Petko beats Wozniacki at own game
KEY BISCAYNE, Fla. -- The frisky, funky, hip-swinging celebration dance has surfaced before, most notably at last year's U.S. Open, where it was seen for the first time.
The Petko Dance, which has its origins in a bet with her coach, happened again after Andrea Petkovic authored a career win over Maria Sharapova in the fourth round of this year's Australian Open. But it had never been executed after a takedown of the world's No. 1-ranked player. Until Monday, that is.
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Petkovic, a rising 23-year-old German with a thoughtful but forceful game, completely unstrung Caroline Wozniacki in the fourth round of the Sony Ericsson Open, 7-5, 3-6, 6-3. The match went 2 hours, 24 minutes in the sultry heat of south Florida.
"Nothing was going on with my forehand, nothing was going on with my backhand," said an uncharacteristically terse Wozniacki. "I lost the match."
Wozniacki used that robotic phrase, or one like it, five more times. But make no mistake: This was not a fluke.
Petkovic never stopped slashing her groundstrokes -- a penetrating backhand and a lethal forehand -- and disrespecting Wozniacki's serve. Petkovic, despite 45 unforced errors, broke Wozniacki five times. The Dane, who prides herself on defense and mistake-free tennis, had a relatively staggering 41 unforced errors.
Petkovic said her strategy was to mix things up against Wozniacki.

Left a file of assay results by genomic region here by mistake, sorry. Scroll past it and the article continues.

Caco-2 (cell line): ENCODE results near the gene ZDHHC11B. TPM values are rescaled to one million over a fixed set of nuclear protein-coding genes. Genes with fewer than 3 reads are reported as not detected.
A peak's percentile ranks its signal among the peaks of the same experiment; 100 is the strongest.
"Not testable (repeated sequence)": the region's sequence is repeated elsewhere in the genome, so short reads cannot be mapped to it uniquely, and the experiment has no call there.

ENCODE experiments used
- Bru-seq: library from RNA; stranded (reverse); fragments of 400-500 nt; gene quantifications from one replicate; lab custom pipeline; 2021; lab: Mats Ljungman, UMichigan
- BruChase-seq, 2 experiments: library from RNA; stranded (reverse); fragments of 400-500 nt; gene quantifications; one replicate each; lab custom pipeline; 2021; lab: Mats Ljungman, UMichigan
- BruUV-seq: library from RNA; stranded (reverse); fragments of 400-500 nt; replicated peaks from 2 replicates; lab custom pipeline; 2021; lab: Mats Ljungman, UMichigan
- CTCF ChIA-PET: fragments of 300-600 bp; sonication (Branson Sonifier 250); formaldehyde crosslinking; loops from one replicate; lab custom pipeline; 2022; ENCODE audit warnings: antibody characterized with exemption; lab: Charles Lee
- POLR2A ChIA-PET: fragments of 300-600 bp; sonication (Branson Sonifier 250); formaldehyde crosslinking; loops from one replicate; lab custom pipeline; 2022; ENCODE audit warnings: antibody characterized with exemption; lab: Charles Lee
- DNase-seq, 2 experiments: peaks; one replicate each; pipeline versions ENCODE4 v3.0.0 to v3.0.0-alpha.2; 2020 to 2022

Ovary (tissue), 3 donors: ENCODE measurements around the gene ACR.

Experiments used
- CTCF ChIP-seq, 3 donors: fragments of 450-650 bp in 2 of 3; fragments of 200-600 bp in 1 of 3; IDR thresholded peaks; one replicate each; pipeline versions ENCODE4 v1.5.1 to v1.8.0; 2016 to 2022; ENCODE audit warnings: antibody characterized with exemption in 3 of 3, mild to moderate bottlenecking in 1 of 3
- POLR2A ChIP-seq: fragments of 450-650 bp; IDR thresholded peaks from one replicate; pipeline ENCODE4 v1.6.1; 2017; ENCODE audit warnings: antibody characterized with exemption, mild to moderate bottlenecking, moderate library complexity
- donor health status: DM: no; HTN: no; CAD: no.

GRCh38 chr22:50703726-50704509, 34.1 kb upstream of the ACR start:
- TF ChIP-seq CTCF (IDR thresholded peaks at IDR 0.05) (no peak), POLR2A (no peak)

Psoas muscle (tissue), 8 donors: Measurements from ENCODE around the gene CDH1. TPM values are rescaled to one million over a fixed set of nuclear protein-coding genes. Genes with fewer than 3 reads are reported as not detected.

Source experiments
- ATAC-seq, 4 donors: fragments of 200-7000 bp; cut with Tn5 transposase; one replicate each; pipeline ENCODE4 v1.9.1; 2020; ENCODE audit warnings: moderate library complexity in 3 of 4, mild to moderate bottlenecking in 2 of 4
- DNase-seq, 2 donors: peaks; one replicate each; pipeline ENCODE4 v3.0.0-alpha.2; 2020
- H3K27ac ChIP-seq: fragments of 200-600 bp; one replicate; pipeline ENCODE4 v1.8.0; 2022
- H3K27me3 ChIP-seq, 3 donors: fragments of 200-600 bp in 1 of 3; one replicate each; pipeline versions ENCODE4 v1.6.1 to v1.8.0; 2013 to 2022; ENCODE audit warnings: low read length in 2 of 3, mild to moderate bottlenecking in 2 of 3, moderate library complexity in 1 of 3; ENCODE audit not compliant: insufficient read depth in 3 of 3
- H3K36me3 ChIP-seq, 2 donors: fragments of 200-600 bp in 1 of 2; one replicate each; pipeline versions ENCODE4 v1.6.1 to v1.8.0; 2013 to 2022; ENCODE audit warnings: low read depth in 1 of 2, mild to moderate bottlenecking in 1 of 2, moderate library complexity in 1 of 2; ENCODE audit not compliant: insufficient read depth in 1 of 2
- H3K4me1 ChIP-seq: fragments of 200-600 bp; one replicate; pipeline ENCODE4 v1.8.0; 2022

"Most of the players think they can overpower Caroline," Petkovic explained. "I think that's the wrong approach, because that's where she's most comfortable, when she can run and bring most balls back. If you try to hit every single shot with full power, she just gets more comfortable and eventually you're going to miss. She's not going to miss the last one.
"What I tried to do: Just be patient and wait for the short ball."
It was the first time a German woman has beaten the No. 1 player in a completed match since someone named Graf beat Martina Hingis in the 1999 final at Roland Garros.
"Oh," said Petkovic, who practiced with Steffi Graf a few weeks ago in Las Vegas, "I didn't know it. I get the questions actually every time from the German reporters about Steffi. I managed to be in the quarters [in Melbourne], which is good for me. But it's not nearly close to winning 22 Grand Slam titles. So just being in one sentence [with Graf] for me, is a great honor."
Petkovic's triumph, while not breaking news in the United States, made an impression elsewhere. Just after the match, Petkovic was listed among the top 10 current subjects according to Twitter's worldwide trends.
The funny thing? She's even better off the court. Petkovic is probably the best interview among the WTA's many players, comparable to Andy Roddick on the men's side, a quirky, honest personality with a ton of energy. She admits this gets her in trouble all the time.
Petkovic speaks four languages and is working on a fifth. She drove to last year's tournament in Hertogenbosch, The Netherlands. Her style and command of English alone led to a position as ESPN.com's resident blogger at last year's U.S. Open. Her posts, featuring some disturbing interior monologues, were well received.